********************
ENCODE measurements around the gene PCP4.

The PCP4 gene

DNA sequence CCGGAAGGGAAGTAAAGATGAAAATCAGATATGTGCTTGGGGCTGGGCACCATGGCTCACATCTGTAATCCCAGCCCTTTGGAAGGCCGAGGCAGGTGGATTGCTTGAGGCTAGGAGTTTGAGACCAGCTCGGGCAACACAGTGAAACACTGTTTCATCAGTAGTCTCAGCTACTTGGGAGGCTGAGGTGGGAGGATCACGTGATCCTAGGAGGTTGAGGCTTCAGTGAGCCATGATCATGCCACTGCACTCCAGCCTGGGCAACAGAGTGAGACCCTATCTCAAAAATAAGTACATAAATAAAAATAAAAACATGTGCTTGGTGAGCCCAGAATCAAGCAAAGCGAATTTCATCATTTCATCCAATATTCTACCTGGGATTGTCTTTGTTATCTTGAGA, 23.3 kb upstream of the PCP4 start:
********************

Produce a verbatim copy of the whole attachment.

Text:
ENCODE measurements around the gene PCP4.

The PCP4 gene

DNA sequence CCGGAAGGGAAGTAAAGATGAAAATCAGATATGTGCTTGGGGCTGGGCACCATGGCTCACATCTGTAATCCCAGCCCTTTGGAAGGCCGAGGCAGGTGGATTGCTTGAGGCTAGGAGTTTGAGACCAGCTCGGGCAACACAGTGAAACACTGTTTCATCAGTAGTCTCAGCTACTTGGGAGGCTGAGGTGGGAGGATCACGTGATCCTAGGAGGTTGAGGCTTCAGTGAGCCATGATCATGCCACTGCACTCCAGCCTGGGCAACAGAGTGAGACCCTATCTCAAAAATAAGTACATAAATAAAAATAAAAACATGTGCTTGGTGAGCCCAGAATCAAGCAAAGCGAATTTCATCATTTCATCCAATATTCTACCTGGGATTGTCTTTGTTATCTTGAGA, 23.3 kb upstream of the PCP4 start: